The Grunewald Church Session slowly spins in the ether, the recording gleaming darkly in its ample interior, the piano a sliver of light that enters through an open window before being left to creep around the well-worn surroundings. A vine of a melody tentatively reaches out, and before long a couple of sparse, mini-chords decorate the church with a dull gold that pales to bronze. Gradually, the notes become brighter, and a cello wraps its smoky tendrils around the piano. The space within is a heaven for reverb lovers, and CEEYS (Sebastian and Daniel Selke) make the most of it. The thump of a rhythm reverberates and ripples throughout the church, shaking the old, dry wood of the pews and not only sinking but absorbing into the very stone. The rhythm itself is a hard smack, mirroring brittle, unforgiving concrete, but the softer piano is always ready to pick up the cello and wipe away the tears with a loving, outstretched arm. With an echo as substantial and as deep as this, CEEYS know not to clutter the sound; their compositions are perfectly balanced.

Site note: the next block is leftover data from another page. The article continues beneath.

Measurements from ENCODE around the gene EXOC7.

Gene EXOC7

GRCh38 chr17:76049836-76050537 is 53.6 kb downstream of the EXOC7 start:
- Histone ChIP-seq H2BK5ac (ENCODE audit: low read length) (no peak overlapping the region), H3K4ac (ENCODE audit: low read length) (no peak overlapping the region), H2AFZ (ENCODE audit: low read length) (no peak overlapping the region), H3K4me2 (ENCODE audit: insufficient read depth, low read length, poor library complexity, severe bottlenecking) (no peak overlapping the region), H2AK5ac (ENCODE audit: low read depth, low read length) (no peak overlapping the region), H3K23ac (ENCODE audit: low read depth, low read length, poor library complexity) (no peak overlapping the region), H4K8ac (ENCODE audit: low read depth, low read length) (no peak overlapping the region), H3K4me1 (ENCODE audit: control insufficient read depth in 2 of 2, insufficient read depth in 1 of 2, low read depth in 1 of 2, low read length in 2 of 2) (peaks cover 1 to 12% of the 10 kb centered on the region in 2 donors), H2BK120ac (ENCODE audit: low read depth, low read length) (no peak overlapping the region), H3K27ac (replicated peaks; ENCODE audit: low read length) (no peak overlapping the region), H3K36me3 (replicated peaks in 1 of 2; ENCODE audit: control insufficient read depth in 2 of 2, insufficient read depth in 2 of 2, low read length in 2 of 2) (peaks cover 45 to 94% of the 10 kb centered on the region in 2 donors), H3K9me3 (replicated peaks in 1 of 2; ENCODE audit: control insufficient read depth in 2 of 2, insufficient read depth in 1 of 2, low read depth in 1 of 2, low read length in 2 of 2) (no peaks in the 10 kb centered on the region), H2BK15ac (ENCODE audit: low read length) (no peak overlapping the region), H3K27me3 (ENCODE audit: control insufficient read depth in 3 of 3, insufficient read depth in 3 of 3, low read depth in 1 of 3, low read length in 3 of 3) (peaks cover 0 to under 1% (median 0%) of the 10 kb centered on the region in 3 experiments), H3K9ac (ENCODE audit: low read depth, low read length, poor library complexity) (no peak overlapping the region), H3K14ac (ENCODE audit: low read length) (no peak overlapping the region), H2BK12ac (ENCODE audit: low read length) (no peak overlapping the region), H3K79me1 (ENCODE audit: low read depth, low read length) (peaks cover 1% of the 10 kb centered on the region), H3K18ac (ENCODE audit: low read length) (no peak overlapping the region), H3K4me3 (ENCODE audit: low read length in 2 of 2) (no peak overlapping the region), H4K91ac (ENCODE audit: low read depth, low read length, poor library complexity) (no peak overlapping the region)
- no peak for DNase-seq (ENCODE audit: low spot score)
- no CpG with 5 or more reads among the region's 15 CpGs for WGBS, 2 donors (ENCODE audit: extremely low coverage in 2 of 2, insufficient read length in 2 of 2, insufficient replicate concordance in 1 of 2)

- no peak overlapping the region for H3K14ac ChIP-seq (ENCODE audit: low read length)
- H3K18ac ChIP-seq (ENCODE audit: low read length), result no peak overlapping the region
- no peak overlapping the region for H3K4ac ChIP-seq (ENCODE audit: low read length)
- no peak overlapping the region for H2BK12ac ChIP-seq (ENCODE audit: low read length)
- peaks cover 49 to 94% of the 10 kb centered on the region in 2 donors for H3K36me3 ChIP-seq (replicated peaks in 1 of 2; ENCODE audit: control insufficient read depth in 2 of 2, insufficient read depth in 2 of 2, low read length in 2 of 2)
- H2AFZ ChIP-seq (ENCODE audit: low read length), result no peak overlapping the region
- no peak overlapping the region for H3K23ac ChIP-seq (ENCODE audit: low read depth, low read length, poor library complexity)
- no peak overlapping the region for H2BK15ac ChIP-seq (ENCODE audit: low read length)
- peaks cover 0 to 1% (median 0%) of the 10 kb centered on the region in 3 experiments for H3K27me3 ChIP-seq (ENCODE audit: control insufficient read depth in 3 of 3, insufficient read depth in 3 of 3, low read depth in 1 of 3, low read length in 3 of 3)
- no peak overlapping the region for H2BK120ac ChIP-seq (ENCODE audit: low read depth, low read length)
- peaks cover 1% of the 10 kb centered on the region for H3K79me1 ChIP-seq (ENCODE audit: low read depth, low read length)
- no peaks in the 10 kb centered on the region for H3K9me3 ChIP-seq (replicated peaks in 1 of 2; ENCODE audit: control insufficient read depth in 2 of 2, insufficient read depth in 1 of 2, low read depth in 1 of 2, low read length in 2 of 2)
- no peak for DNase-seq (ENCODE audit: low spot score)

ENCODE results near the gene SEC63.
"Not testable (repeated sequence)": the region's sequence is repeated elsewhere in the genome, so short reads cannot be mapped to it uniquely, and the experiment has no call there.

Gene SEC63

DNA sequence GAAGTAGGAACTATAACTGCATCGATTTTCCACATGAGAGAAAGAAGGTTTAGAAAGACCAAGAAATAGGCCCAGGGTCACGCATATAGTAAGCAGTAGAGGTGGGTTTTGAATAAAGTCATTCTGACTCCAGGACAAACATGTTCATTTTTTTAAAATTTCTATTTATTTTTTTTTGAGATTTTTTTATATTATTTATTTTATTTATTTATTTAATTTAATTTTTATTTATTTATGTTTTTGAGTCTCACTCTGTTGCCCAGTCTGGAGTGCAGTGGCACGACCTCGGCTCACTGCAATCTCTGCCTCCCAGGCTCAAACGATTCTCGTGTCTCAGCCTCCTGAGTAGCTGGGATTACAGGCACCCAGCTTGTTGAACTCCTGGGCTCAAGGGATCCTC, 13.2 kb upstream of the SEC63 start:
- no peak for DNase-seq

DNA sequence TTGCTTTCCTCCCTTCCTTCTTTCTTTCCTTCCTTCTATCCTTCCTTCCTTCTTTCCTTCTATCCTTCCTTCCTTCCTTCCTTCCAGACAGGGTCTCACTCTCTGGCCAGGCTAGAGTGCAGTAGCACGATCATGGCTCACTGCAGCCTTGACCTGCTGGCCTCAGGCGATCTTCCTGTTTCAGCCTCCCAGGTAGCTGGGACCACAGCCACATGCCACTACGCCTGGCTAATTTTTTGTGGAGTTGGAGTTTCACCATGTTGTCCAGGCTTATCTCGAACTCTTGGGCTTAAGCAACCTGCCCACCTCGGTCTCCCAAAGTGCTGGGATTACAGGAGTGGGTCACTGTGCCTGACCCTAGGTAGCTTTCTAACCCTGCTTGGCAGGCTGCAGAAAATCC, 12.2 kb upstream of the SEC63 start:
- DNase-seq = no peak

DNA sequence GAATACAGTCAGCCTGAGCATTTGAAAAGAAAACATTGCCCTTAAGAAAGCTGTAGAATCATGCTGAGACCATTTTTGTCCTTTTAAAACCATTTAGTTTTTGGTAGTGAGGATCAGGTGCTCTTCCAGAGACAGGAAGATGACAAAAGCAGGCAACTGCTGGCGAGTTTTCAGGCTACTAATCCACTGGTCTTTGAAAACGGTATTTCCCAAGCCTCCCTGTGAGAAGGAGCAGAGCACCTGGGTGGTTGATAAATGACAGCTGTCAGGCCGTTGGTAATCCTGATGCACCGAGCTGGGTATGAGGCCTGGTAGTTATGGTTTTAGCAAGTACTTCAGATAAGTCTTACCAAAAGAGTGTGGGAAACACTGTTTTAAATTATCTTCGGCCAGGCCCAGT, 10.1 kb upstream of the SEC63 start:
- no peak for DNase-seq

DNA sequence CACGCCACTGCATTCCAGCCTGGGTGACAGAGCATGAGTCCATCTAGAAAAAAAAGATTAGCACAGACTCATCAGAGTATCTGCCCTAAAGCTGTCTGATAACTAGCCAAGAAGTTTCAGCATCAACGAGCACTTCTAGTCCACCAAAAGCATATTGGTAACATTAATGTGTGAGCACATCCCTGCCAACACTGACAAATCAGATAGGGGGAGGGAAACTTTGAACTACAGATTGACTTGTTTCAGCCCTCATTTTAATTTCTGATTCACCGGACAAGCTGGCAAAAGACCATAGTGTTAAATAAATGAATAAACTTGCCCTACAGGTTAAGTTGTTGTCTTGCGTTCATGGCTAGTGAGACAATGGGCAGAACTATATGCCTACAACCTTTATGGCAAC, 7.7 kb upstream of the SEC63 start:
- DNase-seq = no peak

Preparing the way for their upcoming Concrete Fields, The Grunewald Church Session unfurls like a butterfly’s wings. The piano plays a faster, brighter series of notes as it starts to shy away from its darker origins, coming out of its shell and stepping into the light (‘Without Shelter’). It isn’t an easy ride: it slows down – tired, cold and suddenly self-conscious of itself – but then it livens up once again. The slower, pristine ‘Opal Glass’ and its thin layers reflect vividly serene colours that illuminate the music like a stained glass window, and the drones pour into the music slowly, feeding the room. Echoing voices slip through this window, this draughty void, bringing back recollections of a childhood spent in East Germany. Years slip.
A ‘loose’ vibe runs throughout the music, which is professional and yet never stiff, the performance itself likened to a slightly improvised jam session. The coda, ‘Traffic’ is increasingly thunderous, its weather changing unpredictably. The music never stutters with its tetris blocks of rush hour traffic. If anything, everything moves freely. That’s because it’s well-coordinated, the lights alternating between the colours and directing the flow of the music, the instruments coming and then going. At the end, they unite, and that produces something very special. The music does more than set the scene for Concrete Fields.